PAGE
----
KYRGYZ opposition protesters read opposition newspapers in Jalalabad, 600 kms southeast of the Kyrgyz capital Bishkek on Wednesday 23 March 2005.
Kyrgystan's President Askar Akayev sacked his interior minister and prosecutor-general, as popular protests rock the country's cities. A presidential spokesman said the men were dismissed due to their "poor work" in dealing with the combustible situation.
The unrest was sparked by parliamentary elections earlier this year which the opposition said were rigged. But President Akayev has insisted the poll was valid, and on Tuesday he branded the protests a coup attempt.
"Opposition forces, financed from the outside, are seeking to bring about the collapse of our society," he said.
Addressing the newly elected parliament, he insisted that he "will not resign or annul the results of recent parliamentary elections. As far as resigning is concerned, only the people or parliament can make such a decision."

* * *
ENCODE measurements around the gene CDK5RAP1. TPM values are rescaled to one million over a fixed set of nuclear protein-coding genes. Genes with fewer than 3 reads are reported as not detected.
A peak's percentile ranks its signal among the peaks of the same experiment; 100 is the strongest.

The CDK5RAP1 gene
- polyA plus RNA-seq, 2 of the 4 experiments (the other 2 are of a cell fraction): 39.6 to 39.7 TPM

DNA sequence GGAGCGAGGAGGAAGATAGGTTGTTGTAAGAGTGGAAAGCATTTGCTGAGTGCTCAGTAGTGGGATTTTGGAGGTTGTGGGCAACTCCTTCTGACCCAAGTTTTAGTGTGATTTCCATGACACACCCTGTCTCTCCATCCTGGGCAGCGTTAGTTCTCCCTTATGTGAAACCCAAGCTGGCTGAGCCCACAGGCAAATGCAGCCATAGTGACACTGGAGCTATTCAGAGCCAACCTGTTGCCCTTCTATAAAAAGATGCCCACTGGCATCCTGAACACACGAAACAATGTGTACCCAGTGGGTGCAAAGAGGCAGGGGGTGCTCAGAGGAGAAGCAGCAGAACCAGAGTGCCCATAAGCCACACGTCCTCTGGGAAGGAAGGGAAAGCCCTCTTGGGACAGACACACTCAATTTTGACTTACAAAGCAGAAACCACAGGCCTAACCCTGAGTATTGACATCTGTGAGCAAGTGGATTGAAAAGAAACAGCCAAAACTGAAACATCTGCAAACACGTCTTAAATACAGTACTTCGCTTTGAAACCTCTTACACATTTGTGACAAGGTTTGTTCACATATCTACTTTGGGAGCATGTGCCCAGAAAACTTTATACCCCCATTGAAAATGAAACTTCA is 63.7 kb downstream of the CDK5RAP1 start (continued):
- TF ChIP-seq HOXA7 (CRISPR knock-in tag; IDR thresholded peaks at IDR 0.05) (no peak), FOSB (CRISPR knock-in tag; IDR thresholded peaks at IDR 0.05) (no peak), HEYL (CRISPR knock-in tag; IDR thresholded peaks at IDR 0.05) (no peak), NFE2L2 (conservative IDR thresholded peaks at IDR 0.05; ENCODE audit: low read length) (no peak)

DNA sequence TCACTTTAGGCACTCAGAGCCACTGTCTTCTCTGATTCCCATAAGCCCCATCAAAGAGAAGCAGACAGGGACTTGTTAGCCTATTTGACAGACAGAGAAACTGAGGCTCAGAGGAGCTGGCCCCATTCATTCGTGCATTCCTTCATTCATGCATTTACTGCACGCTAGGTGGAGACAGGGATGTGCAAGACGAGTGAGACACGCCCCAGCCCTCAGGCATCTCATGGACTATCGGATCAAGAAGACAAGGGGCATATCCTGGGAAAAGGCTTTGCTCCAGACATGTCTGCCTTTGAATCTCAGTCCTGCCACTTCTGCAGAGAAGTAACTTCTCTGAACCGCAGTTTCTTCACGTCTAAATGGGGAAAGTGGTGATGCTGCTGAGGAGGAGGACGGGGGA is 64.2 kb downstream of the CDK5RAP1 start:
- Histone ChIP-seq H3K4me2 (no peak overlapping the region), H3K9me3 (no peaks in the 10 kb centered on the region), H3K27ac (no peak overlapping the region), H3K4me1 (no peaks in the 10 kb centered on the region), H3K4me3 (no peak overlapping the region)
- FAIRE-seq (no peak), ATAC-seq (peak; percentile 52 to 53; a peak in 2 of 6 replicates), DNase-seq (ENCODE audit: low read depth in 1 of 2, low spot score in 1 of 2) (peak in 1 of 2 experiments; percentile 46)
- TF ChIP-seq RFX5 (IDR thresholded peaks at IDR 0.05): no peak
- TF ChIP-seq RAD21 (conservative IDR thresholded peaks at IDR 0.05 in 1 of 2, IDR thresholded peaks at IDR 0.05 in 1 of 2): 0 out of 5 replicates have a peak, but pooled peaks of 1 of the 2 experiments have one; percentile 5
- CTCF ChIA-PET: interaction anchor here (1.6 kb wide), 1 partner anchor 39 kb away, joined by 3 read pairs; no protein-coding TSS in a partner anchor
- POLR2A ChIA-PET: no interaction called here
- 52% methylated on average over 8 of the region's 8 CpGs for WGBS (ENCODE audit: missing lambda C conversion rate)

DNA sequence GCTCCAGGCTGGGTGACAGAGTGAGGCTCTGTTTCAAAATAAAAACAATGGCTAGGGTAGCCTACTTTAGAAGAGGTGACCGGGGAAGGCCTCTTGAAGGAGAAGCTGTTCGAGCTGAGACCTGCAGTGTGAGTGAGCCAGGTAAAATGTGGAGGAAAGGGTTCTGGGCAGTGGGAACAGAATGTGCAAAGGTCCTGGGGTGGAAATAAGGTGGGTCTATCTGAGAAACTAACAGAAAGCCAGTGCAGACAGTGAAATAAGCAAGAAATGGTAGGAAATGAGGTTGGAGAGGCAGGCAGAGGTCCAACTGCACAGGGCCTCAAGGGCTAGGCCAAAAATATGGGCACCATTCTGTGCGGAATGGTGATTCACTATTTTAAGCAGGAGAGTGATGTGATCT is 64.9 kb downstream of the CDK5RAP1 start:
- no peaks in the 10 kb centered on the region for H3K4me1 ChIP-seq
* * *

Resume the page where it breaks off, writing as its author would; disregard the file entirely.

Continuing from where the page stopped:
The Kyrgyz leader also accused the opposition of deliberately stoking tensions in the country, but ruled out imposing a state of emergency or using force to crush the protests.
A small group of protesters had gathered in the main square in the southern city of Osh, reiterating an opposition demand that Akayev should stand down.
Protesters are still occupying official buildings, the television station and the airport, and security forces have all but disappeared from the city centre.
Meanwhile, on Tuesday US Undersecretary of State for Political Affairs Nicholas Burns called upon the Kyrgyz government to begin without preliminary conditions a dialogue with opposition